With jobs still scarce and the economy limping along, it’s only natural to ponder ways to decrease expenses, such as food, where you can and raising chickens is a partial solution. Poultry is a great source of eggs and meat, plus you know exactly what they’ve been fed, unlike the hormone-engorged, possibly chemical-laden industrial feeds commercial birds are raised on. Perhaps you just like chickens. Your first step in planning and building a coop is to understand your basic design options.
The type of chicken coop you choose to build is based on personal preferences and needs. Some coops are made of solid wood with windows and doors. These sturdy structures can be used to house the chickens at all times or only at night while they roam in an attached wire pen during the day. The other basic option is a lightweight wood and wire structure with no bottom that can be moved around the yard, bringing your birds’ fresh grass and bugs with every re-location. Remember, anything goes. Choose from whatever material you have available or go crazy at the hardware store.
Should you decide to go with sturdier design, you are basically building a wooden shed with nesting boxes and roosts inside for the chickens. Left to their own devices, chickens will fly up into trees at night. Having a wooden coop will make them feel safe, content, and hopefully make them better egg producers. For the coop itself, frame it out with 2-by-4s. Cover the walls with plywood, tongue and groove boards, or whatever you prefer. For the ceiling, add more 2-by-4s for beams, then lay down plywood and cover with either shingles or tin. Plywood can also be used for the floor. Add doors and windows to suit. You can also build a chicken run (lightweight wire cage that attaches to the wooden coop). Put the whole thing on skids and it should be easy to drag around the yard with a riding lawn mower or small yard tractor.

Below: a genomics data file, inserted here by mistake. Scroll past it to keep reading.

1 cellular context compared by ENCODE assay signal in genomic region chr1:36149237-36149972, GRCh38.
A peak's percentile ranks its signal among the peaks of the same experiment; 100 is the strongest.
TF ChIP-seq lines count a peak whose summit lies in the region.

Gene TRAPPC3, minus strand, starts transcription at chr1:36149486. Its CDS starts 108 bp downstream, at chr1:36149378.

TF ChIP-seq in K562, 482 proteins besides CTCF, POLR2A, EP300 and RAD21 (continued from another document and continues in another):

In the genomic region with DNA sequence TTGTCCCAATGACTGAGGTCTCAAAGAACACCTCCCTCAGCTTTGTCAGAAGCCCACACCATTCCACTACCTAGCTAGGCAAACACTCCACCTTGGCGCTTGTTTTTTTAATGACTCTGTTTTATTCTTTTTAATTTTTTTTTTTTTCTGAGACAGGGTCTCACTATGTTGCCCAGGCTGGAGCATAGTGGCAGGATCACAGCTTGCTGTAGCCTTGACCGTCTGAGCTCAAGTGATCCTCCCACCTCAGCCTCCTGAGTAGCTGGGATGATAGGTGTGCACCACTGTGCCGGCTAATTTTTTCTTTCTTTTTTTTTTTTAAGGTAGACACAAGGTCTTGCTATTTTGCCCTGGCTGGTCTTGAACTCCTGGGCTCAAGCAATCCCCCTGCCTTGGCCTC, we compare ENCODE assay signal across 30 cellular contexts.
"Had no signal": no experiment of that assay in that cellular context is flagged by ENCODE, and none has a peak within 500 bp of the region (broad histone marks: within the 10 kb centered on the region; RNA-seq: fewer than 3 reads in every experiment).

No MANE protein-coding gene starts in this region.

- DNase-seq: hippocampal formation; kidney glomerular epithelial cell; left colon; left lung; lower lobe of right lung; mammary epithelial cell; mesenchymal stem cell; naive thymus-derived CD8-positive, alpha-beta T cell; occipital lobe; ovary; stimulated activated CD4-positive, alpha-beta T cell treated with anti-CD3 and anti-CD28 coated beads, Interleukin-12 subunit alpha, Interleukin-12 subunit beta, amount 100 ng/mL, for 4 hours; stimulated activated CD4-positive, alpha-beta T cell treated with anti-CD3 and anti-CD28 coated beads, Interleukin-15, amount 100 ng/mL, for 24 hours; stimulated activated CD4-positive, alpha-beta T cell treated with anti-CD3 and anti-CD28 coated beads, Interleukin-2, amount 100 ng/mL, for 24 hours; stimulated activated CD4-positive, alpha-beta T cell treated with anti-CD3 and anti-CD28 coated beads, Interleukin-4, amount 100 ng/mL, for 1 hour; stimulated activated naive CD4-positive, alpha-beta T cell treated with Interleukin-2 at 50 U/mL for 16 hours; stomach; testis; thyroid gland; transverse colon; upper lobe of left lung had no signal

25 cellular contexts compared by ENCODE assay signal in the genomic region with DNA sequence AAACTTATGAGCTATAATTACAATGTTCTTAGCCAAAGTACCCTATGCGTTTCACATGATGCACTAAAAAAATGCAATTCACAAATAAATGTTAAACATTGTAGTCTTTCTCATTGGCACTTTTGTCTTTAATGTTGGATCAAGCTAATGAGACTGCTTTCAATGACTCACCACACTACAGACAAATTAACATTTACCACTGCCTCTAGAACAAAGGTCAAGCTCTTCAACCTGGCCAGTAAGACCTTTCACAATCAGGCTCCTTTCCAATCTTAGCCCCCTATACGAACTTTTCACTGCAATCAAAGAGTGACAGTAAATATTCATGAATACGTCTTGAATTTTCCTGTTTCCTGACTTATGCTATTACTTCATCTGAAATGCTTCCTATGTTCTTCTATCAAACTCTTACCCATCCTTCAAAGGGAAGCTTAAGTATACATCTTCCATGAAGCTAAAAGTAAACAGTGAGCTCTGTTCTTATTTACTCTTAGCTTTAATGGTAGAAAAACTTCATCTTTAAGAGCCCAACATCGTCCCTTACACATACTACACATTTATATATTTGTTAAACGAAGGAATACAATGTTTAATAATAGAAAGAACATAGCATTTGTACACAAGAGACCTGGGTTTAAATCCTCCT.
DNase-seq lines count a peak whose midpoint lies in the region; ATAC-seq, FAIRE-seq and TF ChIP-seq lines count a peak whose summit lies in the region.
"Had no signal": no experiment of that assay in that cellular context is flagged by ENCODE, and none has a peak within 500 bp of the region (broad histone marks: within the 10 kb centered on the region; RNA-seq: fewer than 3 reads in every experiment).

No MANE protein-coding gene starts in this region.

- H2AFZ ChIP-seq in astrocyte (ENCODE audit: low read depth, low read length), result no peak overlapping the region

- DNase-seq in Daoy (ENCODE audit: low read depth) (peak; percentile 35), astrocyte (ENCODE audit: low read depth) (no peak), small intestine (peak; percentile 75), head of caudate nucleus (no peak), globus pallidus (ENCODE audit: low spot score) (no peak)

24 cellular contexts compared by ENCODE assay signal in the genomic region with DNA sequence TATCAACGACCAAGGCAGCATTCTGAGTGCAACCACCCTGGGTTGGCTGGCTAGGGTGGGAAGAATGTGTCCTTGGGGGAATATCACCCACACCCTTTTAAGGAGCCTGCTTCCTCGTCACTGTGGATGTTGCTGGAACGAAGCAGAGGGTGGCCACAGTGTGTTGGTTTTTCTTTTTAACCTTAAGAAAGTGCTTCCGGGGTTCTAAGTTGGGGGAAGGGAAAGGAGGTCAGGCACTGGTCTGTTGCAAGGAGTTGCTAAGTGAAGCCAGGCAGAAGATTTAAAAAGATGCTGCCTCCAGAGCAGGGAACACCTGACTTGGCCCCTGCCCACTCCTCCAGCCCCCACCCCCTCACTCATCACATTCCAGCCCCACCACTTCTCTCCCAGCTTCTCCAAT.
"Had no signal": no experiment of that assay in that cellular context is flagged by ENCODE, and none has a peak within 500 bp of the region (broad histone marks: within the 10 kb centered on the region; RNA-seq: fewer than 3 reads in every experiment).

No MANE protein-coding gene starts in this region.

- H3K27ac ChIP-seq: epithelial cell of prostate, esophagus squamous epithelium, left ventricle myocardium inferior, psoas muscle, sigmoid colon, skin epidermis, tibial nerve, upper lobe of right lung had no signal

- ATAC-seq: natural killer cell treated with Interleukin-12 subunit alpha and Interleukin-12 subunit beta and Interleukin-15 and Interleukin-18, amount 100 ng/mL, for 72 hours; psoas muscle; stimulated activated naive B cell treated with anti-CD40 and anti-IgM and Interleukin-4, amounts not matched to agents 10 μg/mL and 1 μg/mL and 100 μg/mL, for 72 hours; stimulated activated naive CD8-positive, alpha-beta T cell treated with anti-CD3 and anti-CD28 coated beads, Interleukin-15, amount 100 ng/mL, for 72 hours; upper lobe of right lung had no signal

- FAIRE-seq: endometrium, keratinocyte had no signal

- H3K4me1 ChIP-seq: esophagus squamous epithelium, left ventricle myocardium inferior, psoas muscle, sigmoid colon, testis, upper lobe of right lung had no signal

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Some people wish to approximate free range conditions for their chickens and prefer to avoid the closed-up, tight atmosphere described in the preceding section. For these people, building a coop is a simple matter of constructing a lightweight frame from 1-by-4s or 2-by-4s, covering the sides with chicken wire, adding a tin roof that can be removed during the day, and perhaps covering one side with a tarp to face toward the north wind during the winter. A pen like this can easily be moved by hand and is about as close as you can get to having your chickens roam freely, while not worrying about losing them to predators or faulty short-term memory when they forget the way home.